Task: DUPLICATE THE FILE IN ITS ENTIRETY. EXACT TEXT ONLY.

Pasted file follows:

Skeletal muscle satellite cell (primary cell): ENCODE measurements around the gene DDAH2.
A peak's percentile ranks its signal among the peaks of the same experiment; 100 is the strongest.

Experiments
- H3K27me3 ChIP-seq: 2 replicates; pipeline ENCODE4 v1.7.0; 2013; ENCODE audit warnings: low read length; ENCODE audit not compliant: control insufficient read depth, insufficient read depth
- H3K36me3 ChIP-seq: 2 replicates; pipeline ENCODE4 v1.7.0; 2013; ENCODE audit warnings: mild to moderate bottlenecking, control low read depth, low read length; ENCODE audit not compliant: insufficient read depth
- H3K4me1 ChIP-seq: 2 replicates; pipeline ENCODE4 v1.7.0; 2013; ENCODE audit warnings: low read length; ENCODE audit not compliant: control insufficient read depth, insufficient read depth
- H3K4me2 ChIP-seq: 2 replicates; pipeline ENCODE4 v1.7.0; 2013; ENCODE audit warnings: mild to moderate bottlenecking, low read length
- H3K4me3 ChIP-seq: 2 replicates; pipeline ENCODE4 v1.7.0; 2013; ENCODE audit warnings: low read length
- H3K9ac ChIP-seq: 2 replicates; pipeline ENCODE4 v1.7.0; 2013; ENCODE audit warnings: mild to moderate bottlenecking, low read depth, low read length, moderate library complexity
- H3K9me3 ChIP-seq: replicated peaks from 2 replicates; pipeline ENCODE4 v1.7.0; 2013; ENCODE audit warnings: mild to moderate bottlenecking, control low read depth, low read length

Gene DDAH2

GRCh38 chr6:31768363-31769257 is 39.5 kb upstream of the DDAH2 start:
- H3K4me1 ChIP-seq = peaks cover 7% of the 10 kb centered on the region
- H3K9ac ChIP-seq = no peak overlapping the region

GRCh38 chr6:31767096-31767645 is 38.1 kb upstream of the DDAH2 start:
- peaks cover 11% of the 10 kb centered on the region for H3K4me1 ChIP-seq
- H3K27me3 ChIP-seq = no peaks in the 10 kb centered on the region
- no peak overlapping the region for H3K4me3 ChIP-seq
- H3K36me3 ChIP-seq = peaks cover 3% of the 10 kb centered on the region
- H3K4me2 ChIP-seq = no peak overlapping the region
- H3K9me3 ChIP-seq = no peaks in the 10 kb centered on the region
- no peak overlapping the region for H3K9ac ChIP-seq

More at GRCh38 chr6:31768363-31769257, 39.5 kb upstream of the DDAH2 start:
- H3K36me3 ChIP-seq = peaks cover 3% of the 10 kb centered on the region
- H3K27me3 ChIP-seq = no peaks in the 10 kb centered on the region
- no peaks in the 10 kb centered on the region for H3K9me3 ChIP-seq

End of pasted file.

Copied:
Skeletal muscle satellite cell (primary cell): ENCODE measurements around the gene DDAH2.
A peak's percentile ranks its signal among the peaks of the same experiment; 100 is the strongest.

Experiments
- H3K27me3 ChIP-seq: 2 replicates; pipeline ENCODE4 v1.7.0; 2013; ENCODE audit warnings: low read length; ENCODE audit not compliant: control insufficient read depth, insufficient read depth
- H3K36me3 ChIP-seq: 2 replicates; pipeline ENCODE4 v1.7.0; 2013; ENCODE audit warnings: mild to moderate bottlenecking, control low read depth, low read length; ENCODE audit not compliant: insufficient read depth
- H3K4me1 ChIP-seq: 2 replicates; pipeline ENCODE4 v1.7.0; 2013; ENCODE audit warnings: low read length; ENCODE audit not compliant: control insufficient read depth, insufficient read depth
- H3K4me2 ChIP-seq: 2 replicates; pipeline ENCODE4 v1.7.0; 2013; ENCODE audit warnings: mild to moderate bottlenecking, low read length
- H3K4me3 ChIP-seq: 2 replicates; pipeline ENCODE4 v1.7.0; 2013; ENCODE audit warnings: low read length
- H3K9ac ChIP-seq: 2 replicates; pipeline ENCODE4 v1.7.0; 2013; ENCODE audit warnings: mild to moderate bottlenecking, low read depth, low read length, moderate library complexity
- H3K9me3 ChIP-seq: replicated peaks from 2 replicates; pipeline ENCODE4 v1.7.0; 2013; ENCODE audit warnings: mild to moderate bottlenecking, control low read depth, low read length

Gene DDAH2

GRCh38 chr6:31768363-31769257 is 39.5 kb upstream of the DDAH2 start:
- H3K4me1 ChIP-seq = peaks cover 7% of the 10 kb centered on the region
- H3K9ac ChIP-seq = no peak overlapping the region

GRCh38 chr6:31767096-31767645 is 38.1 kb upstream of the DDAH2 start:
- peaks cover 11% of the 10 kb centered on the region for H3K4me1 ChIP-seq
- H3K27me3 ChIP-seq = no peaks in the 10 kb centered on the region
- no peak overlapping the region for H3K4me3 ChIP-seq
- H3K36me3 ChIP-seq = peaks cover 3% of the 10 kb centered on the region
- H3K4me2 ChIP-seq = no peak overlapping the region
- H3K9me3 ChIP-seq = no peaks in the 10 kb centered on the region
- no peak overlapping the region for H3K9ac ChIP-seq

More at GRCh38 chr6:31768363-31769257, 39.5 kb upstream of the DDAH2 start:
- H3K36me3 ChIP-seq = peaks cover 3% of the 10 kb centered on the region
- H3K27me3 ChIP-seq = no peaks in the 10 kb centered on the region
- no peaks in the 10 kb centered on the region for H3K9me3 ChIP-seq